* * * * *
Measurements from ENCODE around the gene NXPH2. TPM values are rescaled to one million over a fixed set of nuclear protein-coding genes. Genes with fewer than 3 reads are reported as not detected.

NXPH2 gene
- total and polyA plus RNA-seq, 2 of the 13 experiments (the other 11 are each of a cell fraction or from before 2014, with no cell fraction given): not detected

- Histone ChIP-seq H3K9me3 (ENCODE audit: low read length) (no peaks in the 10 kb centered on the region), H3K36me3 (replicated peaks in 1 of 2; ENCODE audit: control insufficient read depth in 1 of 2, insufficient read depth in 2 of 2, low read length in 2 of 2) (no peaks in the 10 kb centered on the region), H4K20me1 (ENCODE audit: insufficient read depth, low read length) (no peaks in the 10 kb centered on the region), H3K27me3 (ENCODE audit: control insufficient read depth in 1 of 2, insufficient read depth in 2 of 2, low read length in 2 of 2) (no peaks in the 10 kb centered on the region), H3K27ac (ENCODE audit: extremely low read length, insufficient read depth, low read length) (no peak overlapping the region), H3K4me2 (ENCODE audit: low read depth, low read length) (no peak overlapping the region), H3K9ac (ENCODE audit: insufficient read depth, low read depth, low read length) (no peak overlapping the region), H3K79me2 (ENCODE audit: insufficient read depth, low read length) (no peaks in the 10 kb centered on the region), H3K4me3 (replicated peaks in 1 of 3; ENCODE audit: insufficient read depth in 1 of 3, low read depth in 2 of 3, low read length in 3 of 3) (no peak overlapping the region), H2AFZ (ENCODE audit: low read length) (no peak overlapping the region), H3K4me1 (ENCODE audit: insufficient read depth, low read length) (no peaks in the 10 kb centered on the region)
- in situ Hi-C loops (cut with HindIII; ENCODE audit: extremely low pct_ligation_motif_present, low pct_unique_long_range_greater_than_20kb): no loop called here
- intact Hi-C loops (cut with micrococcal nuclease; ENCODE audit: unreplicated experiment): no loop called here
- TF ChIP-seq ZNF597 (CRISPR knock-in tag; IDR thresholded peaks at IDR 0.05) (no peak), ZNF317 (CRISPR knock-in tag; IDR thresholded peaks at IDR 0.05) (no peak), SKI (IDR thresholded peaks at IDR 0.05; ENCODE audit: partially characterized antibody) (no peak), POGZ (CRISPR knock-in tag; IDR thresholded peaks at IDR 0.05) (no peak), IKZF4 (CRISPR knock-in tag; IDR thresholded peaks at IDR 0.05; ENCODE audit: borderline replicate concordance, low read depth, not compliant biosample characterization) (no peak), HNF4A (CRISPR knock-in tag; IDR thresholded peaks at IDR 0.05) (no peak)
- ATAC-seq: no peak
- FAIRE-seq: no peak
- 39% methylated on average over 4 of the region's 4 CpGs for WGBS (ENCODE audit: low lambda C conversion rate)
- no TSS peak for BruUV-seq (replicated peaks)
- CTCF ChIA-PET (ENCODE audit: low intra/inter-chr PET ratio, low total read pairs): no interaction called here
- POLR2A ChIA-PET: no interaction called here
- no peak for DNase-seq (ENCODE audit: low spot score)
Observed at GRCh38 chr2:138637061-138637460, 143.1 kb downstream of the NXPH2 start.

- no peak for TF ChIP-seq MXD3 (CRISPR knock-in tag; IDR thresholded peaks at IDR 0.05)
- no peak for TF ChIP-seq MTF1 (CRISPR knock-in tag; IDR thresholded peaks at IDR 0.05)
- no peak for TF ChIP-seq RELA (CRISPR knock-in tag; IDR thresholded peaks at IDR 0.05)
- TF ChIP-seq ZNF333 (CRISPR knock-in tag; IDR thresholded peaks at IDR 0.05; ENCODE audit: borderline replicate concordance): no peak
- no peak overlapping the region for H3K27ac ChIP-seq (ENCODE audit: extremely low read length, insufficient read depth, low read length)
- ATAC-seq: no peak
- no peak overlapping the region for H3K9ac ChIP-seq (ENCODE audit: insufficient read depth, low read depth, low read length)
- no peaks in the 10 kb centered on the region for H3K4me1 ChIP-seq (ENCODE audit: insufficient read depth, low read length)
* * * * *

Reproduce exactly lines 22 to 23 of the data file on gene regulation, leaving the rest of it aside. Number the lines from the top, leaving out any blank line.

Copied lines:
- no peak overlapping the region for H3K9ac ChIP-seq (ENCODE audit: insufficient read depth, low read depth, low read length)
- no peaks in the 10 kb centered on the region for H3K4me1 ChIP-seq (ENCODE audit: insufficient read depth, low read length)